Neohapsis is currently accepting applications for employment. For more information, please visit our website www.neohapsis.com or email email@example.com
Re: Windows 95 Espionage ( ?? )Tatu Ylonen (mbrennenmaverick.intecom.com)
Tue, 6 Jun 1995 13:30:55 PDT
- Messages sorted by: [ date ][ thread ][ subject ][ author ]
- Next message: George Mullins: "Windows 95 Espionage ( ?? )"
- Previous message: Tatu Ylonen: "Re: Windows 95 Espionage ( ?? )"
- Maybe in reply to: George Mullins: "Windows 95 Espionage ( ?? )"
- Next in thread: Larry Kealey: "Re: Windows 95 Espionage ( ?? )"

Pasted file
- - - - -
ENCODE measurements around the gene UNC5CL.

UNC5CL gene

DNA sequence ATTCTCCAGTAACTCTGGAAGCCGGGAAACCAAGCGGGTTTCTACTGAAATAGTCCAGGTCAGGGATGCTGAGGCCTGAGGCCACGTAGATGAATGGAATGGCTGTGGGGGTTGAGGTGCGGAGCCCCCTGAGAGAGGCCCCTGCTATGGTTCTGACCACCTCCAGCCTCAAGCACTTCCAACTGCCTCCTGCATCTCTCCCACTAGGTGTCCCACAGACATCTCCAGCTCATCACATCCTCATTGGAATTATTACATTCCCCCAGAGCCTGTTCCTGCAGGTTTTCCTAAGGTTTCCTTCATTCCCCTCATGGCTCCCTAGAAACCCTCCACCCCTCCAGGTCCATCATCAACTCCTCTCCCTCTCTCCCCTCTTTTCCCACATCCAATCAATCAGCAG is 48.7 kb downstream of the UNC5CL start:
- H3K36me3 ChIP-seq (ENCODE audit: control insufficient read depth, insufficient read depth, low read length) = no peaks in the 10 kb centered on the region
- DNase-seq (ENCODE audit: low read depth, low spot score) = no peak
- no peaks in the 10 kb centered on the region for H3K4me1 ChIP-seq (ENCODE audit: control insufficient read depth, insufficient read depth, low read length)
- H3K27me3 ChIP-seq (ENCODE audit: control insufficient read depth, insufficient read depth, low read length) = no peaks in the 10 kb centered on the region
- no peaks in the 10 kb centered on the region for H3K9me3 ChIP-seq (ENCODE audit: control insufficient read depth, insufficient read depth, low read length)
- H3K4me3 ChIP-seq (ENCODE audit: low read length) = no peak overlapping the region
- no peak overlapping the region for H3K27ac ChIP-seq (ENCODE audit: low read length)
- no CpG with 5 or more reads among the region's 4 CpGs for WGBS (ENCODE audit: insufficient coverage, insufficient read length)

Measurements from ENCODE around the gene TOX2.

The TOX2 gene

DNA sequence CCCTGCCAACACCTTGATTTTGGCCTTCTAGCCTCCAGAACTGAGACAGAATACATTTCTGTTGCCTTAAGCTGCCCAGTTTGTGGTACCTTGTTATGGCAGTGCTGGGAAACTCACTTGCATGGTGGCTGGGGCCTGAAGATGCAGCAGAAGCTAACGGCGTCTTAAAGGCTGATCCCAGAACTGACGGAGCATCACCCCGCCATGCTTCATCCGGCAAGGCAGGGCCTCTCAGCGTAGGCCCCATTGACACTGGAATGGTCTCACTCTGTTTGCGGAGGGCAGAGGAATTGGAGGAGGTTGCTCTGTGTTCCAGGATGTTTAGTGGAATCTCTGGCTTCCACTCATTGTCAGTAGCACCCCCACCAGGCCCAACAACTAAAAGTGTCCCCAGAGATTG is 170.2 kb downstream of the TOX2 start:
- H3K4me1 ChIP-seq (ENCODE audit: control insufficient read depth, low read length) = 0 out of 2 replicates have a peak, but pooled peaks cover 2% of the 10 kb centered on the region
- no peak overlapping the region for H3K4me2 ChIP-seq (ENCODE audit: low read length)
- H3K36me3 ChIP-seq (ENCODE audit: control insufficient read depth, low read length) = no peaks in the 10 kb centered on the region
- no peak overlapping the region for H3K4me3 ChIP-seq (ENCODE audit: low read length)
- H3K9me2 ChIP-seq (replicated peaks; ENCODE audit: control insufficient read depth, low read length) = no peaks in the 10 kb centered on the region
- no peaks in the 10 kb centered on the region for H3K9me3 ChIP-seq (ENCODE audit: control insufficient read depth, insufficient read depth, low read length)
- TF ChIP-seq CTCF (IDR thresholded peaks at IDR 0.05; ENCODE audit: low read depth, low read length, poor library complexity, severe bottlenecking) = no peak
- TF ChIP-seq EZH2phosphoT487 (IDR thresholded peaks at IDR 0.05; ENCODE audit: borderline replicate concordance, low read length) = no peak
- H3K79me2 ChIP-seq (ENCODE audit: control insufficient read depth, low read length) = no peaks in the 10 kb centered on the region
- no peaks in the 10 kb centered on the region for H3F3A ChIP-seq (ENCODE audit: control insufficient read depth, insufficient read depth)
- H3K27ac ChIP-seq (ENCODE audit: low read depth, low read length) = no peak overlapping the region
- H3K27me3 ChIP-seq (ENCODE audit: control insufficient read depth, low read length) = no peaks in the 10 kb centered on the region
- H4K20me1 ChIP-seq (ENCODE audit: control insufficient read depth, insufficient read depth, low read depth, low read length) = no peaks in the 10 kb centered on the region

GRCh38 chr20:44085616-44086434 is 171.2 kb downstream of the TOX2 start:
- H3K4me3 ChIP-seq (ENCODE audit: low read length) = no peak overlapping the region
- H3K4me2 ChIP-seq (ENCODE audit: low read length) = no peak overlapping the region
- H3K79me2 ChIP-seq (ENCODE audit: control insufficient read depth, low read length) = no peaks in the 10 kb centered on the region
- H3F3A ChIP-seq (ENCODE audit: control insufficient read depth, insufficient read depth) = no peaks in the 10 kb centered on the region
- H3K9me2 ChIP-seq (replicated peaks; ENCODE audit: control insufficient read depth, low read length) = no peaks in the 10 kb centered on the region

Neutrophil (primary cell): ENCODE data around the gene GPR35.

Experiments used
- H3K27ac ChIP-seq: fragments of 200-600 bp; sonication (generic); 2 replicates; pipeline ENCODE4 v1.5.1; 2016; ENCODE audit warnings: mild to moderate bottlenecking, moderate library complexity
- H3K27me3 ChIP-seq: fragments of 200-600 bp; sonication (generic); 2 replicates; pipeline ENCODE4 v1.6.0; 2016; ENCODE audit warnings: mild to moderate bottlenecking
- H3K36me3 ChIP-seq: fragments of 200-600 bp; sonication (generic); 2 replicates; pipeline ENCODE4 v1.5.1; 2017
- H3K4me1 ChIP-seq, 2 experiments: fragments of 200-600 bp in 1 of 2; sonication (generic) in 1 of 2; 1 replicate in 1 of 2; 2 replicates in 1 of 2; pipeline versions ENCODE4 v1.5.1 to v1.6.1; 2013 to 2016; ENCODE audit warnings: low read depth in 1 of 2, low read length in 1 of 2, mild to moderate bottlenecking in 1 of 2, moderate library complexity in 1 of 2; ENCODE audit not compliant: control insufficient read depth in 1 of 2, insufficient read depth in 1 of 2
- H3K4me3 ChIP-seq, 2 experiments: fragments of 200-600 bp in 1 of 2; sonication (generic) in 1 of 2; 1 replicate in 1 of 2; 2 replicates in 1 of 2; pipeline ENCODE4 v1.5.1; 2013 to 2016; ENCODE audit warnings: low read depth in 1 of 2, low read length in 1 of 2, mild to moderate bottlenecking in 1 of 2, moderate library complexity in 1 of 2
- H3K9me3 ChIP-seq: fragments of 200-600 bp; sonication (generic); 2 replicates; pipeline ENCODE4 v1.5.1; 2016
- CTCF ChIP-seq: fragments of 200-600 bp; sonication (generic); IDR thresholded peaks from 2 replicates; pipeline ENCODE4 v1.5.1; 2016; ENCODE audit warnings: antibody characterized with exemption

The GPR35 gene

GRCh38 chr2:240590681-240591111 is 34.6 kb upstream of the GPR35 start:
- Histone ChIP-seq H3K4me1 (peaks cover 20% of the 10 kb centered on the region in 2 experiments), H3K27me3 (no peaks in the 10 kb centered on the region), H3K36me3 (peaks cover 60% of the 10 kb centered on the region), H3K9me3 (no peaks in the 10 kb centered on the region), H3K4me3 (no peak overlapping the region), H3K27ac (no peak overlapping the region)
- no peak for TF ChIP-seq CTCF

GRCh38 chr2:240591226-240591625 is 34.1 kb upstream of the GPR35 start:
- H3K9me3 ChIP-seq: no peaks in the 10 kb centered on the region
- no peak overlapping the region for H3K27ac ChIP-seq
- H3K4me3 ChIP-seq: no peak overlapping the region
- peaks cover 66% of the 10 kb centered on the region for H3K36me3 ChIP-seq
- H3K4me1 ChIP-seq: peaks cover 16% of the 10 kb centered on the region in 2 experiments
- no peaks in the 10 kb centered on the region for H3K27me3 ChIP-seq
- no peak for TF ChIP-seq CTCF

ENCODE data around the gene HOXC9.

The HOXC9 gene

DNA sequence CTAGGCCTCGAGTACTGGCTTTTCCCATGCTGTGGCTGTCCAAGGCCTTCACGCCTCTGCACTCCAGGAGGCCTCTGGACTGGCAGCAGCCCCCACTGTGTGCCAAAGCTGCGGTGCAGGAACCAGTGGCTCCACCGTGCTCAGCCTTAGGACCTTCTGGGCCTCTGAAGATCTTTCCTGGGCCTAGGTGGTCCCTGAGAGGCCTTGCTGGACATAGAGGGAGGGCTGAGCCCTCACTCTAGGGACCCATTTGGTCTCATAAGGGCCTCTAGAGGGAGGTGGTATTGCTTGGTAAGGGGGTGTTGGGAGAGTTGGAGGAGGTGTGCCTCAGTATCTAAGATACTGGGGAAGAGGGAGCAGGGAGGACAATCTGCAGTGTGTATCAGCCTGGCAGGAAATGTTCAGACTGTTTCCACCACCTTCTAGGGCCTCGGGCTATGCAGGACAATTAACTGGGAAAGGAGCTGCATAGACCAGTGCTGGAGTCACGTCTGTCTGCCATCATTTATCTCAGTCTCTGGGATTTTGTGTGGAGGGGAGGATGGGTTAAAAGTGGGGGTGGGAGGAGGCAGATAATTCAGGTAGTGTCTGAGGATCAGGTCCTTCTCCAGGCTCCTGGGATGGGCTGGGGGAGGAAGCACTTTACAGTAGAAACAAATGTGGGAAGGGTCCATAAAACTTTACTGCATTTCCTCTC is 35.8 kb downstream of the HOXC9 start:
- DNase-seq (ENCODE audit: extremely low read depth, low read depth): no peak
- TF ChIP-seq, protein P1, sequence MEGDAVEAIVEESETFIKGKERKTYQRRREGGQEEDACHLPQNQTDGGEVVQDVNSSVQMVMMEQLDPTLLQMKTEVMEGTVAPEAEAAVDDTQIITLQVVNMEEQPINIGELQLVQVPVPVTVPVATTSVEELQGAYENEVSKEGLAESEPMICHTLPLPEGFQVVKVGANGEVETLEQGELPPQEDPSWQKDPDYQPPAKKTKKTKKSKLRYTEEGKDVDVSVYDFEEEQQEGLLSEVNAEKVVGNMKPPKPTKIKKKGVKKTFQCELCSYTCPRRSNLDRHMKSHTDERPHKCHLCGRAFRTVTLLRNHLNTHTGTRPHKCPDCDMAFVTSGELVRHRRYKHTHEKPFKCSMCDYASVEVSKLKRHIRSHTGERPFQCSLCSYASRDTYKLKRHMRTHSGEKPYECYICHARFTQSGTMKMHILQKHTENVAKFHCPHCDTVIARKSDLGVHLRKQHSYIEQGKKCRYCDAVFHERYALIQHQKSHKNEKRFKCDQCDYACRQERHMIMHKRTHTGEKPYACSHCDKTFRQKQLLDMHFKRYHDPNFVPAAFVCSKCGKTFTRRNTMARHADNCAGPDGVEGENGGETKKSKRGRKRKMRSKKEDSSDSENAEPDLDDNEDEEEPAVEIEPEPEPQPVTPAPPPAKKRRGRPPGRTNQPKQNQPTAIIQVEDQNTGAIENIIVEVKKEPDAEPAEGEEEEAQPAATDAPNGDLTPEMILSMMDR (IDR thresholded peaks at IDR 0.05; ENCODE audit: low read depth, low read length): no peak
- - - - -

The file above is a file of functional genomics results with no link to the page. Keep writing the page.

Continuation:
On Tue, 6 Jun 1995 10:26:08 +0200 Bernd Lehle wrote: >Can anybody confirm this ? A little late for April Fool's Day... :-) > >> > Microsoft officials confirm that beta versions of Windows 95 include a >> > small viral routine called Registration Wizard. It interrogates every >> > system on a network gathering intelligence on what software is being run >> > on which machine. It then creates a complete listing of both Microsoft's >> > and competitors' products by machine, which it reports to Microsoft when >> > customers sign up for Microsoft's Network Services, due for launch later >> > this year. >> > >> > "In Short" column, page 88, _Information Week_ magazine, May 22, 1995 >> > No idea about accuracy of any of this, but I saw this yesterday. --------------- Michael Brennen Intecom, Inc. mbrennenintecom.com 5057 Keller Springs (214) 447-8074 Dallas, TX 75248 ************************************************************************** from The Risks Digest, volume 17 issue 6 at URL: http://catless.ncl.ac.uk/ re: Microsoft plans corporate espionage <ASaundersaol.com> Wed, 24 May 1995 15:02:16 -0400 cnorlofftecnet1.jcte.jcs.mil writes: " Microsoft officials confirm that beta versions of Windows 95 include a small viral routine called Registration Wizard. ... Unfortunately Information Week got it wrong. The registration wizard is nothing more than an electronic version of the ordinary reg card that ships with every software product today. Its use is optional, it does not interrogate every PC on a network, and the user chooses what information will be transmitted. I have enclosed a copy of a response we wrote on this, which you can get from ftp.microsoft.com/peropsys/win_news/regwiz.txt if you wish. Alec Saunders, Microsoft Corporation, alecsmicrosoft.com -- A recent trade publication article contained inaccuracies regarding the purpose and operation of the Registration Wizard, the on-line registration application in Windows 95. The purpose of the Registration Wizard is to offer an electronic version of the paper-based Registration Card that traditionally comes with all Microsoft products. The Registration Wizard asks for similar information to that listed in the paper-based registration card, such as your hardware configuration and applications usage. Just like with a traditional registration card, providing this information is optional. A customer using the Registration Wizard receives dialog prompts asking them whether they would like to send this information. They must actively click 'send' for any information to be sent. There are lots of benefits to customers that provide this information - such as product update mailings and improved product support because the product support engineer can refer to your exact system configuration information on-line. In the end, though, sending this information is optional and a conscious decision by the user. Microsoft traditionally does not make information gathered during the registration process available to third-parties. If the customer chooses to send system and software information to Microsoft with the Registration Wizard, it is a one-way, one-time occurrence and takes place at the time the customer selects 'send.'